Saturday, June 1st, 2019
By Dr. Peter Brookes
Photos by Meghan Marchetti, DGIF
You gotta hatch ‘em to catch ‘em.
That’s certainly one of the reasons the Virginia Department of Game and Inland Fisheries (DGIF) maintains a robust network of fish hatcheries to keep Virginia’s waters teeming with rainbow, brook and brown trout.
As I noted in a previous blog, a lot of hard work goes into spawning, hatching and stocking our streams, rivers and lakes with a variety of fish—not just trout—for the enjoyment of Virginia’s outdoorsmen and outdoorswomen.
And as it turns out, now is an terrific time to visit a DGIF trout hatchery to learn about the raising and stocking of this fabulous fish: DGIF’s five, cold-water trout hatcheries will be holding Open Houses on Saturday, June 1st from 10:00 AM until 2:00 PM.
These annual Open Houses provide an outstanding opportunity to learn how stocked brown, rainbow and brook trout get from the hatchery to Virginia’s waters to—hopefully—the end of your fishing line.
Indeed, what a great way to pique a child’s interest not only in science, but in the great outdoors.
A field trip to meet with the DGIF’s hatchery specialists, tour facilities and see specialized equipment, such as a stocking truck and an electrofishing boat, could be just what that overly-enthusiastic science teacher at your child’s school ordered.
No promises, but feel free to ask for extra credit in biology!
I mean, what kid wouldn’t love the opportunity to learn more about the world of spawning, hatching and raising fish—followed by the chance to throw some fish food at a hatchery holding-pond brimming with trout?
Of course, you don’t have to be a kid to enjoy seeing science and conservation at work. So why not make plans for a day trip to the country with the family and or friends to check out one of these DGIF trout hatchery Open Houses?
Marion Trout Hatchery: The Marion Trout Hatchery, located in the town of Marion in Smyth County, is the oldest of the DGIF’s trout culture facilities at some 100 years. Trout raised here are stocked in the waters of far southwest Virginia. Learn more »
Wytheville Trout Hatchery: The Wytheville Trout Hatchery is near Max Meadows in Wythe County. This facility spawns, hatches and raises trout for stocking in the waters of southwest Virginia. Learn more »
Paint Bank Trout Hatchery: The Paint Bank Trout Hatchery is near Paint Bank in Craig County. Its trout are considered so hearty that they’re sought after from across the country as part of the National Broodstock Program. Its fish are stocked in western and central Virginia. Learn more »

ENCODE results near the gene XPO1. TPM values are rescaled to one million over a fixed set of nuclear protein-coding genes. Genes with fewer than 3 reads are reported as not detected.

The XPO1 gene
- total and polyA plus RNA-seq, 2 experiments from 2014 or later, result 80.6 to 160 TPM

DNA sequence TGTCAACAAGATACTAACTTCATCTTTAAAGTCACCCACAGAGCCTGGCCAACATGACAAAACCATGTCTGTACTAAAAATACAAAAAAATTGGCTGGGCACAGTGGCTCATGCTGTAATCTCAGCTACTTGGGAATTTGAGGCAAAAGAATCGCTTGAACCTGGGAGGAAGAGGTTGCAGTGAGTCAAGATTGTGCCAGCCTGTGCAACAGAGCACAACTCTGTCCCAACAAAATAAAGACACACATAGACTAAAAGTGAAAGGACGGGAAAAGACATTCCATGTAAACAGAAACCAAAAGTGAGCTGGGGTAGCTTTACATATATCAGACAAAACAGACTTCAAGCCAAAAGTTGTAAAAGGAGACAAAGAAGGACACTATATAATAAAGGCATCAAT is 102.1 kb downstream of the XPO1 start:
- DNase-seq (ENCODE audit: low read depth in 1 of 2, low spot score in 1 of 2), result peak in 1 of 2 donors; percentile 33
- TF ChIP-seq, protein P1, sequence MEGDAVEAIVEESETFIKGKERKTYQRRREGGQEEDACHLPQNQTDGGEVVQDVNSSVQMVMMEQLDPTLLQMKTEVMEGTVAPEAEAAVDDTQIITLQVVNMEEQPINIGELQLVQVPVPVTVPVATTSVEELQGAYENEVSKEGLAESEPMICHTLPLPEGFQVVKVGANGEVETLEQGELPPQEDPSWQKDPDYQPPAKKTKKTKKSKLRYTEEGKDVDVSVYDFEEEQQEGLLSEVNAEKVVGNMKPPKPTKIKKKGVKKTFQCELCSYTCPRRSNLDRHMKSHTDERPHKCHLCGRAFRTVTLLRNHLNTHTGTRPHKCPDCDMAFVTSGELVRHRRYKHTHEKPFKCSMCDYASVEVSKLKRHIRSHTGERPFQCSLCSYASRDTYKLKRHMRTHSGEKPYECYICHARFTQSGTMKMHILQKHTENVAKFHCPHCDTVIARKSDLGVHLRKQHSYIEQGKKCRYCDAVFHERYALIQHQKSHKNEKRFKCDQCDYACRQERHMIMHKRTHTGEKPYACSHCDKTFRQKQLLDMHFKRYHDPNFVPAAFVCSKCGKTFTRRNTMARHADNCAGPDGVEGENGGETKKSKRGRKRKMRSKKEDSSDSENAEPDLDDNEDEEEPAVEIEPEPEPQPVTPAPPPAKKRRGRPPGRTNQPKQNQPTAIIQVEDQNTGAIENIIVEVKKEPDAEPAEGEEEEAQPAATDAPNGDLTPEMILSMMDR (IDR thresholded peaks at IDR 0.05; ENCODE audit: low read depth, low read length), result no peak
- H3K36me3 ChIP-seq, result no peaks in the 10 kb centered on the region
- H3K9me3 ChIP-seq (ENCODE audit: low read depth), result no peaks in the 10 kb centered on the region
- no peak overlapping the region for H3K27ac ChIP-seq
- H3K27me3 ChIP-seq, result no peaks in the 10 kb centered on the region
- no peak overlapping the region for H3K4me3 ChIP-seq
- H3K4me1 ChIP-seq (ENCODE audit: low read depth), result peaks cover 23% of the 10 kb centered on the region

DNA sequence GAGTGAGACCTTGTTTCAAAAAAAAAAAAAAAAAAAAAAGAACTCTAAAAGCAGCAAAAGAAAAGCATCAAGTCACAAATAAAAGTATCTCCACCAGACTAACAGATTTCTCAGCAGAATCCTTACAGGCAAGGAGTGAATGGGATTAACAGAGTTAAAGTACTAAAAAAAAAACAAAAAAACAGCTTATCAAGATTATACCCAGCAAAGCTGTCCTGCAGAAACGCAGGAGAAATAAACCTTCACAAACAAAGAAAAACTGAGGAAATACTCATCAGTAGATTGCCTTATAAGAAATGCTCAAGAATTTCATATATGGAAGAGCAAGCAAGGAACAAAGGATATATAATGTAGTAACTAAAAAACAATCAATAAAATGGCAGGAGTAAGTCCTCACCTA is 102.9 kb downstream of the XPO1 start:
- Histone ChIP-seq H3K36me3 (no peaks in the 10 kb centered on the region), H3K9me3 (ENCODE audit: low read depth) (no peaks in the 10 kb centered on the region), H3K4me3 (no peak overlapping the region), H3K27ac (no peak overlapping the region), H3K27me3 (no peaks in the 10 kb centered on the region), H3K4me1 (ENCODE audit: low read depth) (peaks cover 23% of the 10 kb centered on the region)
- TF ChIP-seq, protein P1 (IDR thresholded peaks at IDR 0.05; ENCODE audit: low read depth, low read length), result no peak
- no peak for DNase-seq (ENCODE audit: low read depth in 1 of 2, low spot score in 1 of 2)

Montebello Fish Cultural Station: The Montebello Fish Cultural Station near Montebello in Nelson County is the smallest and one of the oldest DGIF hatcheries alongside Marion. Located near the Blue Ridge Parkway, Montebello trout are stocked east of the Blue Ridge Mountains in central Virginia. Learn more »
Coursey Spring Fish Cultural Station: The Coursey Springs Fish Cultural Station near Williamsville in Bath County is the DGIF’s largest—and one of its newest—trout stations. Trout from Coursey Springs go to the streams west of the Blue Ridge Mountains in western and northern Virginia. Learn more »
Interested in attending a hatchery open house? Visit our Facebook Event page and let us know! We’ll publish open house updates and event details as we get closer to June 1st.
Due to a strong demand for getting brooks, browns and rainbows into Virginia waters for our anglers, trout are reared 24/7/365 in all of the Old Dominion’s trout hatcheries to support the DGIF’s now-nearly year-round stocking program.
DGIF stocks more than one million trout every year—if you can believe it.
Besides seeing how hatcheries operate and meeting DGIF technicians and aquatic biologists, I’m betting that a visit to one (or more) of the hatcheries will put you in the mood for wetting a line in one of Virginia’s cool, clear trout streams.
In fact, a few days after these hatcheries hold their Open Houses, DGIF is offering its annual Free Fishing Days.
On Friday, Saturday and Sunday, June 7-9, 2019, no fishing license—yes, I said, no license— is needed to fish the Commonwealth’s fresh or salt waters for trout or the many other species that inhabit our wonderful waters.
It’s a great excuse to get outside with the rod and reel on a late spring weekend to start, return to, or, better yet, introduce someone—like a friend or child—to the wonderful Virginia tradition of angling.
Indeed, I can’t think of a better activity to get hooked on this time of year than fishing.
Interested in Attending a Hatchery Open House?
Visit our Facebook Event page and let us know! We’ll publish open house updates and event details as we get closer to June 1st.RSVP
Dr. Peter Brookes is a DC foreign policy geek by day and an award-winning, Virginia outdoor writer by night. [email protected]